We have raised concerns about the huge scale of a planned warehouse development near Ashford and its impact on the important landscape and heritage setting.
The developers of Stour Park, Friends Life Ltd, have applied for permission to build enormous warehouses, 16 metres tall and covering an area the size of 31 football pitches (160,000 sq m). The site, next to Sevington and Mersham villages, is identified for commercial development in the local plan.
We are concerned that the masterplan does not provide sufficient guidance to ensure that the harm to sensitive heritage, landscapes and communities is minimised and appropriately mitigated. The site is close to the medieval grade 1 listed St Mary’s Church and the North Downs Area of Outstanding Natural Beauty. It is essential that a sensitive approach to important views (heritage and landscapes), ecological mitigation, landscaping and building heights, colour, materials and orientation are agreed from the outset.
Chairman of CPRE Kent’s Ashford Committee, Dr Hilary Moorby said: “We need to protect the setting of this important church and the AONB. The sheer scale of these giant buildings will change this beautiful rural area dramatically and everything possible must be done to minimise the harm.”
The size and design of the buildings proposed is unsympathetic to the heritage landscape and there will also be a detrimental impact from the increase in traffic to the site and noise, air and light pollution. Although there are proposals for tree planting, more must be done to preserve the setting of the Church of St Mary’s and the AONB. CPRE Kent believes the buildings should be smaller and in a design that compliments the historic rural landscape to limit the harm.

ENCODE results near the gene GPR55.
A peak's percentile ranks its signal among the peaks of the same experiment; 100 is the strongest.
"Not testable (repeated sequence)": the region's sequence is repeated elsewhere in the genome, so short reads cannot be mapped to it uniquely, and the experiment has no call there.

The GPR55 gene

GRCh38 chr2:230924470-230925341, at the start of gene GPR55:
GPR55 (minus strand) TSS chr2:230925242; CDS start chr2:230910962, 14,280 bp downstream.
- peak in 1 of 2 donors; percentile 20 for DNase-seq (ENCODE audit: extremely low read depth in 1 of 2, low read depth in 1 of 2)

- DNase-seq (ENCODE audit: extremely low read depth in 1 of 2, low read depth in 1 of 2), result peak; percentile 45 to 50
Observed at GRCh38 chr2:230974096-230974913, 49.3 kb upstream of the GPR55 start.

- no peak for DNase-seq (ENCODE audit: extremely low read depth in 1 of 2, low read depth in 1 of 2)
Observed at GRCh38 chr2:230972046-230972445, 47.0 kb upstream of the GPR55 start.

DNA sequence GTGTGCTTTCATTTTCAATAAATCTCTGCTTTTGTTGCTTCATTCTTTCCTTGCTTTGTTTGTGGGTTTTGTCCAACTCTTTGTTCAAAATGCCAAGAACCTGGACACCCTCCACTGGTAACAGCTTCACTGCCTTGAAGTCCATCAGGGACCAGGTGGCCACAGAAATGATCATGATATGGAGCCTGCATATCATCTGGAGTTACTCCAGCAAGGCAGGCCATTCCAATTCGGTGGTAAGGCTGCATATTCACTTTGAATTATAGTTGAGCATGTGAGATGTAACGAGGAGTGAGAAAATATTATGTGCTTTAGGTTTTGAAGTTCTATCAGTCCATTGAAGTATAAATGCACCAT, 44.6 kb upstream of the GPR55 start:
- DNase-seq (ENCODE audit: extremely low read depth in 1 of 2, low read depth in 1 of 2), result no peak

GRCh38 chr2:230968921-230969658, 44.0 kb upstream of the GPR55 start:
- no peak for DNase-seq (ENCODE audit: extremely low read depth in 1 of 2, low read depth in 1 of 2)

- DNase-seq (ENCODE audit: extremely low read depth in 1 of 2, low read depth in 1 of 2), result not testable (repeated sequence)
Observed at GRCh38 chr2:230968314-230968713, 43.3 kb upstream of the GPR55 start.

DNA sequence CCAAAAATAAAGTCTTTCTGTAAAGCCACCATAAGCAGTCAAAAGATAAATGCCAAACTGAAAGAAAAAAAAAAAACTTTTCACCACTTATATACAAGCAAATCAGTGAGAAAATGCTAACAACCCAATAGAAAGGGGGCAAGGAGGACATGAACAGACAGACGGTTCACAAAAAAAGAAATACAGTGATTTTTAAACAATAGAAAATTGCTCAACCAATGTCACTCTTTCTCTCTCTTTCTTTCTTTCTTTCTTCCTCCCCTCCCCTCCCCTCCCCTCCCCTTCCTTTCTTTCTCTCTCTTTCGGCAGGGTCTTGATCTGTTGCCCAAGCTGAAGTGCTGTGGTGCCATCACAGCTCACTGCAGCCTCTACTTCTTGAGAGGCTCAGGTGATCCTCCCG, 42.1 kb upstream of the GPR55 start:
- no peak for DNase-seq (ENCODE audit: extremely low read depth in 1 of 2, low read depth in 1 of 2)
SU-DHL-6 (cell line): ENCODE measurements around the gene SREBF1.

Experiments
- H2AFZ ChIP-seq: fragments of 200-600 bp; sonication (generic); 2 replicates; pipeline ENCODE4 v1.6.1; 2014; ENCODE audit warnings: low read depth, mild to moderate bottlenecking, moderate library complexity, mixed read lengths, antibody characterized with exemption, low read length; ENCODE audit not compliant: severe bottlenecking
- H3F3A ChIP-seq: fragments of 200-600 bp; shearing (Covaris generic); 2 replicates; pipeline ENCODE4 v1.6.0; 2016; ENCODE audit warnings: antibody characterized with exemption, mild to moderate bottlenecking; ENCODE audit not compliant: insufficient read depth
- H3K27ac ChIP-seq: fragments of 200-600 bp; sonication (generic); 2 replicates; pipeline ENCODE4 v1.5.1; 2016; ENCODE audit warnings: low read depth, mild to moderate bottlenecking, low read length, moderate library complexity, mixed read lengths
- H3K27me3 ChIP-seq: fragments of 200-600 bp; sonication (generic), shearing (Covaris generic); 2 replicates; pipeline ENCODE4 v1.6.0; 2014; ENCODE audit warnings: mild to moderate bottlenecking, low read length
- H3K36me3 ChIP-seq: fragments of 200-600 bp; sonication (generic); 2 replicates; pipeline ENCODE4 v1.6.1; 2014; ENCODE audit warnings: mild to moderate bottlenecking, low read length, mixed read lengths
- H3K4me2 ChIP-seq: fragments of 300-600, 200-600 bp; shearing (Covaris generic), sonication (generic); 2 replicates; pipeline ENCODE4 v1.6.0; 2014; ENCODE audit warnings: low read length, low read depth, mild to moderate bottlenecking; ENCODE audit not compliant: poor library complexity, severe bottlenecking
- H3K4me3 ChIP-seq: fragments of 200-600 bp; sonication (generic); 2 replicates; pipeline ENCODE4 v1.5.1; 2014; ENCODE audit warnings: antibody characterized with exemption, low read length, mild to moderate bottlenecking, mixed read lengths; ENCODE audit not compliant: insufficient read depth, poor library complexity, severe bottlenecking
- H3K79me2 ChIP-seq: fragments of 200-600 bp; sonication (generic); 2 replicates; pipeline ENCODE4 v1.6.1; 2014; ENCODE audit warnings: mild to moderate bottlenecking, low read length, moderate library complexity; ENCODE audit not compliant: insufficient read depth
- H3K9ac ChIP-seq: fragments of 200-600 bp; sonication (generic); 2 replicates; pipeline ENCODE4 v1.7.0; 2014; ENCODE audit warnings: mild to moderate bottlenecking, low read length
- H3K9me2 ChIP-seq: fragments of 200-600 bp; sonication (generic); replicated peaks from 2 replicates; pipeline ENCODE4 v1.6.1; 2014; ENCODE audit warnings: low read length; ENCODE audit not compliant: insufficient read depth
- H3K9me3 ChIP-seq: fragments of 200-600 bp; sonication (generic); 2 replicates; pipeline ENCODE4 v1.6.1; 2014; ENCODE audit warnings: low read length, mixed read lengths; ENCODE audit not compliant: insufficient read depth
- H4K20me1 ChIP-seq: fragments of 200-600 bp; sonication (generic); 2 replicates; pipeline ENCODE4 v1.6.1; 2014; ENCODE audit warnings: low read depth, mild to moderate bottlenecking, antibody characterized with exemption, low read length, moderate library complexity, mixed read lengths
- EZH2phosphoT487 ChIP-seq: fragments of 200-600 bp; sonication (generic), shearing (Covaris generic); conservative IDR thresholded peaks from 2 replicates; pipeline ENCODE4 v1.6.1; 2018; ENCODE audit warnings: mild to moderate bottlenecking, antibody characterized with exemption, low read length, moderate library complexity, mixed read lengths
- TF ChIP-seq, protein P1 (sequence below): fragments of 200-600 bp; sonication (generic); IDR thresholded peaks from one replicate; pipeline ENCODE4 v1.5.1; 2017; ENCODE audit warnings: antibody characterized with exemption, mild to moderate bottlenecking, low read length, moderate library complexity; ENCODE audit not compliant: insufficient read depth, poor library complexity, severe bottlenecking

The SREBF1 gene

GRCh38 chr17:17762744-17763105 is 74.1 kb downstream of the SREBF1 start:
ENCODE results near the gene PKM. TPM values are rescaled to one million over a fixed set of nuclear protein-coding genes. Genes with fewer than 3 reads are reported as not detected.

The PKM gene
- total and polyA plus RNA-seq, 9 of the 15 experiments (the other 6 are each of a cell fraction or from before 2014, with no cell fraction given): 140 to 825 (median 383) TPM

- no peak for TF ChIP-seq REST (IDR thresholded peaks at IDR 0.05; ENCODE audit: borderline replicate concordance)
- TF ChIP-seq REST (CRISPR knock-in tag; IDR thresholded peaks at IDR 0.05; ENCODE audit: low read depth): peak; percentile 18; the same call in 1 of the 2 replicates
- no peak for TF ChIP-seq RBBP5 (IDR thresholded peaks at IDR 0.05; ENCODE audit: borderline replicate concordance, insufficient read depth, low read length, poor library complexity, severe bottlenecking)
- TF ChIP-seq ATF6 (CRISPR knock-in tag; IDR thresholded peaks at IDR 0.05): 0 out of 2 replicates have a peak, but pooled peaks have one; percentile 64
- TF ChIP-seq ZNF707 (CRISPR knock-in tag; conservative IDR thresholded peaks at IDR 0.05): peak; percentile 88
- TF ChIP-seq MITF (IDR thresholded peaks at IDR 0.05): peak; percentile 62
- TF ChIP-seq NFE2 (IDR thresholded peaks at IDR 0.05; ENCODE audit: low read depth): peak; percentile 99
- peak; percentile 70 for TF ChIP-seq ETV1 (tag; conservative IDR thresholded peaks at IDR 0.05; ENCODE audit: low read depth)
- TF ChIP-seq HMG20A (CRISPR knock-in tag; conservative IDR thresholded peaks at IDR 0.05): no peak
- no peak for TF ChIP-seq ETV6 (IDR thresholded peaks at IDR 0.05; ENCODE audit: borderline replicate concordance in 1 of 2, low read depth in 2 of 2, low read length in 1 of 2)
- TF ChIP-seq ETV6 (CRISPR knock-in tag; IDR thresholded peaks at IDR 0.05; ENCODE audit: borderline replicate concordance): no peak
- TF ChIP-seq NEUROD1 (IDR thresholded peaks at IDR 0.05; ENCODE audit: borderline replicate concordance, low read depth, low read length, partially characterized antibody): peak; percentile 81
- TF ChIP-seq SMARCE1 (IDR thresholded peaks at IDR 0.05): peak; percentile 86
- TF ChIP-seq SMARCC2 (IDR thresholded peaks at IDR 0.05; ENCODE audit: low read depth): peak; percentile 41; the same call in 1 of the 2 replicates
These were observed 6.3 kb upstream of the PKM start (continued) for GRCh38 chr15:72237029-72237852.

The developer has now bought an adjacent field the on other side of Highfield Lane and CPRE Kent is concerned that if building is allowed there Mersham will be swallowed up. A strategic gap must be retained to protect the village’s identity.
The warehouse operation will be reliant on the new Junction 10a of the M20, currently being consulted on. “It is essential that the HGVs do not add to the already overburdened rural roads in Kent which suffer from illegal overnight lorry parking. The site needs to be entirely accessible from the new junction and all truck operations must be contained within the site and not leach on to local roads,” said Dr Moorby.
The current plans do not detail how the damage to wildlife will be mitigated. Bat roosts (in the adjacent listed buildings), foraging bats, slow worms, grass snakes, common lizard and water voles have all been identified on site. Replacement hedgerows for bat feeding opportunities need to be incorporated into the development. Plus, there must be adequate dark sky proposals to protect ecology and tranquillity.
CPRE Kent believes the development, if permitted, would have major adverse impacts on local communities and the environment. It would result in loss of habitats, agricultural land and tranquillity and increased noise, air pollution, light pollution, and stress for the impacted communities.
Dr Moorby said “The applicant implies that these impacts will be moderate or even insignificant over time. That is not sustainable development. We need a much more appropriate development taking the important landscape, heritage and village communities properly into account.”